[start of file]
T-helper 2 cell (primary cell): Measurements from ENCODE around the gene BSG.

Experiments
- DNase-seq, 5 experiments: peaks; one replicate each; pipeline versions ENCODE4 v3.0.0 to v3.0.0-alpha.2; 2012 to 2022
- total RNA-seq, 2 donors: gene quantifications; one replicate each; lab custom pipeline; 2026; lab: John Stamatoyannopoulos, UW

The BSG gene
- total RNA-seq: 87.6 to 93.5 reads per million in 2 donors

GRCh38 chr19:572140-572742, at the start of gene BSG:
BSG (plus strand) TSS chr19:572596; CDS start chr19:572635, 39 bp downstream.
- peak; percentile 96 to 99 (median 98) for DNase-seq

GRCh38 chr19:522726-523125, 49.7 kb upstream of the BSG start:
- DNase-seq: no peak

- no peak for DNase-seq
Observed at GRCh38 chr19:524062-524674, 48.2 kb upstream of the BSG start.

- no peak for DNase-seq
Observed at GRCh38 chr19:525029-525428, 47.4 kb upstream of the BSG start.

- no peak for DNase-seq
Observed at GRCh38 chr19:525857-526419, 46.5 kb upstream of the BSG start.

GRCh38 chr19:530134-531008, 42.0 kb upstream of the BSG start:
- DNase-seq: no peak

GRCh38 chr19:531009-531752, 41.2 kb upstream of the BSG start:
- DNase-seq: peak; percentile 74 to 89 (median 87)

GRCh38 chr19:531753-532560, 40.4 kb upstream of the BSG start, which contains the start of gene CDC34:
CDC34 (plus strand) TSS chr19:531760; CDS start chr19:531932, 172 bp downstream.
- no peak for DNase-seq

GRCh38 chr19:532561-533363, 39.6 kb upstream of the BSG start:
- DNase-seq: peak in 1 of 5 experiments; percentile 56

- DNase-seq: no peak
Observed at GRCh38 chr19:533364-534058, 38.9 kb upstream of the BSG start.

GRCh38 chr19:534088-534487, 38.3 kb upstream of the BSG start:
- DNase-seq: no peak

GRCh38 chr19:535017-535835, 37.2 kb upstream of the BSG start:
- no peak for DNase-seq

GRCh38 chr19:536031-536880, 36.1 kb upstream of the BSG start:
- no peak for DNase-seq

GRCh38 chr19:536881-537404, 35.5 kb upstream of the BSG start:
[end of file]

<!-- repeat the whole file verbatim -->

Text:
T-helper 2 cell (primary cell): Measurements from ENCODE around the gene BSG.

Experiments
- DNase-seq, 5 experiments: peaks; one replicate each; pipeline versions ENCODE4 v3.0.0 to v3.0.0-alpha.2; 2012 to 2022
- total RNA-seq, 2 donors: gene quantifications; one replicate each; lab custom pipeline; 2026; lab: John Stamatoyannopoulos, UW

The BSG gene
- total RNA-seq: 87.6 to 93.5 reads per million in 2 donors

GRCh38 chr19:572140-572742, at the start of gene BSG:
BSG (plus strand) TSS chr19:572596; CDS start chr19:572635, 39 bp downstream.
- peak; percentile 96 to 99 (median 98) for DNase-seq

GRCh38 chr19:522726-523125, 49.7 kb upstream of the BSG start:
- DNase-seq: no peak

- no peak for DNase-seq
Observed at GRCh38 chr19:524062-524674, 48.2 kb upstream of the BSG start.

- no peak for DNase-seq
Observed at GRCh38 chr19:525029-525428, 47.4 kb upstream of the BSG start.

- no peak for DNase-seq
Observed at GRCh38 chr19:525857-526419, 46.5 kb upstream of the BSG start.

GRCh38 chr19:530134-531008, 42.0 kb upstream of the BSG start:
- DNase-seq: no peak

GRCh38 chr19:531009-531752, 41.2 kb upstream of the BSG start:
- DNase-seq: peak; percentile 74 to 89 (median 87)

GRCh38 chr19:531753-532560, 40.4 kb upstream of the BSG start, which contains the start of gene CDC34:
CDC34 (plus strand) TSS chr19:531760; CDS start chr19:531932, 172 bp downstream.
- no peak for DNase-seq

GRCh38 chr19:532561-533363, 39.6 kb upstream of the BSG start:
- DNase-seq: peak in 1 of 5 experiments; percentile 56

- DNase-seq: no peak
Observed at GRCh38 chr19:533364-534058, 38.9 kb upstream of the BSG start.

GRCh38 chr19:534088-534487, 38.3 kb upstream of the BSG start:
- DNase-seq: no peak

GRCh38 chr19:535017-535835, 37.2 kb upstream of the BSG start:
- no peak for DNase-seq

GRCh38 chr19:536031-536880, 36.1 kb upstream of the BSG start:
- no peak for DNase-seq

GRCh38 chr19:536881-537404, 35.5 kb upstream of the BSG start: